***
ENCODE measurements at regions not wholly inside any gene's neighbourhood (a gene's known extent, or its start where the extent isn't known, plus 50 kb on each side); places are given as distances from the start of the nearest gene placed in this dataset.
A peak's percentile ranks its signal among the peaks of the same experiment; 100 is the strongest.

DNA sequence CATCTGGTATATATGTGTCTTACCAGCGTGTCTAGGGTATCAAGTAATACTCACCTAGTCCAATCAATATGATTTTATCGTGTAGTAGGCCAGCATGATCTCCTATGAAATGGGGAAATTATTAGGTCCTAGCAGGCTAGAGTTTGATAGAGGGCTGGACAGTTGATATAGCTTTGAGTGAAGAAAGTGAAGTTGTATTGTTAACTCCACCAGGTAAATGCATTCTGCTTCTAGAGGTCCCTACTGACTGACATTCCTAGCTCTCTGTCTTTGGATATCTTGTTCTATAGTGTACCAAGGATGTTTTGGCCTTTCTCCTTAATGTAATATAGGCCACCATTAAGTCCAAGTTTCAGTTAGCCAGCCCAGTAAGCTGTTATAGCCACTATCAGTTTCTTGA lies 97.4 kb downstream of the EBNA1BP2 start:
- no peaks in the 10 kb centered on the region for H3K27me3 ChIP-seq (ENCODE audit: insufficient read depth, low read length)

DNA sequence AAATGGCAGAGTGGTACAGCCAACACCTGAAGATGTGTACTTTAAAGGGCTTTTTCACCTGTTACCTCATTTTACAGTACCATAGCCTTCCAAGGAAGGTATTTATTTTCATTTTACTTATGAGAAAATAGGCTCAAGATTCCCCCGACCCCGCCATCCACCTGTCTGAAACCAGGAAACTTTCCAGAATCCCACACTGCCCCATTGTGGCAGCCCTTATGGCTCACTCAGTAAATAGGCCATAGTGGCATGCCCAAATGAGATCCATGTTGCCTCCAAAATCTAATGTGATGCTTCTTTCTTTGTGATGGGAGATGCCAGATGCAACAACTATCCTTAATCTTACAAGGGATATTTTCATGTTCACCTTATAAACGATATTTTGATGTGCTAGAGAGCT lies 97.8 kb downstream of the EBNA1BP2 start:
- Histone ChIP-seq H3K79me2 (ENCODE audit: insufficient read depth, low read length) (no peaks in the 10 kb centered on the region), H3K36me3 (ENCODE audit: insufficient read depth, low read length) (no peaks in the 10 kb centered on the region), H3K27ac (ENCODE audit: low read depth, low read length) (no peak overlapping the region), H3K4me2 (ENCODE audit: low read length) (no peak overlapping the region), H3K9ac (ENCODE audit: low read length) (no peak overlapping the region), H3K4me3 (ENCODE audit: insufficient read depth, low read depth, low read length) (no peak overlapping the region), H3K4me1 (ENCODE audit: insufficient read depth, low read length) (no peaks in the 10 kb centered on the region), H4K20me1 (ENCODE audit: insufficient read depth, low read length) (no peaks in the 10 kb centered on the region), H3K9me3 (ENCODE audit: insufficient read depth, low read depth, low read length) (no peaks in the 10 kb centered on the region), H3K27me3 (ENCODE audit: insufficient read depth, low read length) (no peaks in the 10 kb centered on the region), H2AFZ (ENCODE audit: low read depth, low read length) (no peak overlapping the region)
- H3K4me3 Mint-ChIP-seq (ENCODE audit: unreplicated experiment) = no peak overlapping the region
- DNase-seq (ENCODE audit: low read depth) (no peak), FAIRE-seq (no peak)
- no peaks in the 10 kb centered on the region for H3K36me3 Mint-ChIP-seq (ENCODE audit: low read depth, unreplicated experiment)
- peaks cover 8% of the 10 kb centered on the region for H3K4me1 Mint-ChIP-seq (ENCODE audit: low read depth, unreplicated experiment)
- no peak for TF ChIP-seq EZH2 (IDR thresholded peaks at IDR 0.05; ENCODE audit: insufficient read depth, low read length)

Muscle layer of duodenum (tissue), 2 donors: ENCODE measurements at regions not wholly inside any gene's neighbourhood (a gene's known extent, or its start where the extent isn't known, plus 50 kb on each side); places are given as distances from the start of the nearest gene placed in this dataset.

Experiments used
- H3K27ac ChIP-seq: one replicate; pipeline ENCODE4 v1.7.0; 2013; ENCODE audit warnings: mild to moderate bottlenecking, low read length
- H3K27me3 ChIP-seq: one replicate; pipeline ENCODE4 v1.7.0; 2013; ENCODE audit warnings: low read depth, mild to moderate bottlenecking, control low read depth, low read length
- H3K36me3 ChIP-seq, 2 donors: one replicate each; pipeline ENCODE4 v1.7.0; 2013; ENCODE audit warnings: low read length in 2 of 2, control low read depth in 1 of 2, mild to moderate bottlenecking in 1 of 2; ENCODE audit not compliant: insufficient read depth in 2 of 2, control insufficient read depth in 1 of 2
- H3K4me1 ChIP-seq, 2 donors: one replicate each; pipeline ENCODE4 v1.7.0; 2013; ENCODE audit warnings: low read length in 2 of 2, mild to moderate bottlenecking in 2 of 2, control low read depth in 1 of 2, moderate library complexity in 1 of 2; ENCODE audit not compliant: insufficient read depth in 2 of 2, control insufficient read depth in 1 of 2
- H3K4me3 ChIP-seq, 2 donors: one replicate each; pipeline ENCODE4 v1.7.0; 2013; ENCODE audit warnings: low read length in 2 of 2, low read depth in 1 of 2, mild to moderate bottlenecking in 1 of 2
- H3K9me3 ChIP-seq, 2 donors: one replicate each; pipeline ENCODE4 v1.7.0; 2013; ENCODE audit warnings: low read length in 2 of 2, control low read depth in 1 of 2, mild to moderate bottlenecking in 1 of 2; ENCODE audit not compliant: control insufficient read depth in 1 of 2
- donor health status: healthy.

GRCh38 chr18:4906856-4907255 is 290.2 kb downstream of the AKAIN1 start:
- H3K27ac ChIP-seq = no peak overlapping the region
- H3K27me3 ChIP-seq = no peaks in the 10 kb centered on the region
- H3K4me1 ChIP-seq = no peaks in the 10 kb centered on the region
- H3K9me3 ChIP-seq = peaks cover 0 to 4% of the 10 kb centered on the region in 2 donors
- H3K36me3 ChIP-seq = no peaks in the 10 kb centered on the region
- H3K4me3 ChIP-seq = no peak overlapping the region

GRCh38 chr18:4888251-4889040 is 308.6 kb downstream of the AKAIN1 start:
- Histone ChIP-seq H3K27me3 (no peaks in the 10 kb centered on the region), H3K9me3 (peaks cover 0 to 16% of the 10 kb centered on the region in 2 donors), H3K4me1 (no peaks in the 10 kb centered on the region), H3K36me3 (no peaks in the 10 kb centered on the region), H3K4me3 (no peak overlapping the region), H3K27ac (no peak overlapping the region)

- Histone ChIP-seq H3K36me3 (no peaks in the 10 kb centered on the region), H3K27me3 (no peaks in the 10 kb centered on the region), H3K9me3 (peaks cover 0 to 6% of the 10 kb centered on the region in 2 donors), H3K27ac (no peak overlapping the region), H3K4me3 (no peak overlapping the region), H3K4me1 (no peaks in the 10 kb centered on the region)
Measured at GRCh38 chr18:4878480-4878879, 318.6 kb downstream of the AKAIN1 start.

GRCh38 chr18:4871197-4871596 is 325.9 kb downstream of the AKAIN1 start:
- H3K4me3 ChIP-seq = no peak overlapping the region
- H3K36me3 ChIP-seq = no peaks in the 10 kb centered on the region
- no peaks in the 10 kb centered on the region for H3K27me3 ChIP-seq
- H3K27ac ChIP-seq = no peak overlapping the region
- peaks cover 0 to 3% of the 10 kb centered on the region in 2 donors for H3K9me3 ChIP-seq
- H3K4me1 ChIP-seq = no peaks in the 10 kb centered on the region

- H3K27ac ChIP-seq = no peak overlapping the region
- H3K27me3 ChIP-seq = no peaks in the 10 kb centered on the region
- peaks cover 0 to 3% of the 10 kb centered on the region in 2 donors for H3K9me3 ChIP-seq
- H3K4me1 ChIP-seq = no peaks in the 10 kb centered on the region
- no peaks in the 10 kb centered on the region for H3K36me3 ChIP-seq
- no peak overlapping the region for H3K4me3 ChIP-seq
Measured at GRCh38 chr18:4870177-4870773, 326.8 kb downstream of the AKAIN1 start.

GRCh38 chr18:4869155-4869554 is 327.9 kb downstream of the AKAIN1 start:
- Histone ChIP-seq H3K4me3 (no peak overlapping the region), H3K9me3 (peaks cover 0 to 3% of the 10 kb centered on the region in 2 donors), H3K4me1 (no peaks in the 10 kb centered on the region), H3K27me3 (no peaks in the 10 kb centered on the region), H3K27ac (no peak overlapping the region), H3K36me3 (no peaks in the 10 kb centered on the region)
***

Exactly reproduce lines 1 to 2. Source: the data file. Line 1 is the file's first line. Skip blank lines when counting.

ENCODE measurements at regions not wholly inside any gene's neighbourhood (a gene's known extent, or its start where the extent isn't known, plus 50 kb on each side); places are given as distances from the start of the nearest gene placed in this dataset.
A peak's percentile ranks its signal among the peaks of the same experiment; 100 is the strongest.